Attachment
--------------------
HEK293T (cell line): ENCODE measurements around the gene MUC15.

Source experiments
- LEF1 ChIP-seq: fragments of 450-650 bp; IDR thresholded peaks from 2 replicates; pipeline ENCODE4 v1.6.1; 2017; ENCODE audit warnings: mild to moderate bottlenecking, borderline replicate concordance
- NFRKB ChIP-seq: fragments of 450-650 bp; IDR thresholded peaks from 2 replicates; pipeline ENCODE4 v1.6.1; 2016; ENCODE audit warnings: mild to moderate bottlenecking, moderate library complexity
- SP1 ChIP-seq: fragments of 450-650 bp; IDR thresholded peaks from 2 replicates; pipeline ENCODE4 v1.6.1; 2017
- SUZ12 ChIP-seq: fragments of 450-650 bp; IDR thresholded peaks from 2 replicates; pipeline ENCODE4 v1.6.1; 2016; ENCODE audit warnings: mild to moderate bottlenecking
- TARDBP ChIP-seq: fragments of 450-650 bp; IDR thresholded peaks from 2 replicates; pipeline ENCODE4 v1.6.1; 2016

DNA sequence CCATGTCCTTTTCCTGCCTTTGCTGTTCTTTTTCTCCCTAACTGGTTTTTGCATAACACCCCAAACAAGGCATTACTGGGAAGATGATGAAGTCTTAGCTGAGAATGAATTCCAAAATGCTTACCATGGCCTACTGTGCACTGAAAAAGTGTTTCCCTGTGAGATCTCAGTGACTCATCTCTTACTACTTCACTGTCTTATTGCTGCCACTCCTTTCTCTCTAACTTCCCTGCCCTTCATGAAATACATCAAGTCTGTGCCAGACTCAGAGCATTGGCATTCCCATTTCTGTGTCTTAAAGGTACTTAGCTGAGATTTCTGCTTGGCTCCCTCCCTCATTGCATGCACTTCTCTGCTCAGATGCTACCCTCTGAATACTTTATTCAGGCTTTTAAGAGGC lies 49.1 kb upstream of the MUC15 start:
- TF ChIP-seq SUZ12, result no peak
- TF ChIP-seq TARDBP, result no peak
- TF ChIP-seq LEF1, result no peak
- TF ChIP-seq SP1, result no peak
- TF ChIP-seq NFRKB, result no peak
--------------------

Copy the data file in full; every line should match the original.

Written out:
HEK293T (cell line): ENCODE measurements around the gene MUC15.

Source experiments
- LEF1 ChIP-seq: fragments of 450-650 bp; IDR thresholded peaks from 2 replicates; pipeline ENCODE4 v1.6.1; 2017; ENCODE audit warnings: mild to moderate bottlenecking, borderline replicate concordance
- NFRKB ChIP-seq: fragments of 450-650 bp; IDR thresholded peaks from 2 replicates; pipeline ENCODE4 v1.6.1; 2016; ENCODE audit warnings: mild to moderate bottlenecking, moderate library complexity
- SP1 ChIP-seq: fragments of 450-650 bp; IDR thresholded peaks from 2 replicates; pipeline ENCODE4 v1.6.1; 2017
- SUZ12 ChIP-seq: fragments of 450-650 bp; IDR thresholded peaks from 2 replicates; pipeline ENCODE4 v1.6.1; 2016; ENCODE audit warnings: mild to moderate bottlenecking
- TARDBP ChIP-seq: fragments of 450-650 bp; IDR thresholded peaks from 2 replicates; pipeline ENCODE4 v1.6.1; 2016

DNA sequence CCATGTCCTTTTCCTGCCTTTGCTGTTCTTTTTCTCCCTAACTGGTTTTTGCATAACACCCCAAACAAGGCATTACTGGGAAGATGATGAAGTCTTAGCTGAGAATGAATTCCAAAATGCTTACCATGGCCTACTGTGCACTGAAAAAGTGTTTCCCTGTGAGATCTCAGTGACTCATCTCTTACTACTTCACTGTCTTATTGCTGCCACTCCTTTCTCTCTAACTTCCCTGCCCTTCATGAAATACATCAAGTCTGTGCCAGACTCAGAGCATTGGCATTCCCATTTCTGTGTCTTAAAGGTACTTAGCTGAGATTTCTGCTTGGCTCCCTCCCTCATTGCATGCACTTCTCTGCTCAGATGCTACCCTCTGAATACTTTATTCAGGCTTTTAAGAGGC lies 49.1 kb upstream of the MUC15 start:
- TF ChIP-seq SUZ12, result no peak
- TF ChIP-seq TARDBP, result no peak
- TF ChIP-seq LEF1, result no peak
- TF ChIP-seq SP1, result no peak
- TF ChIP-seq NFRKB, result no peak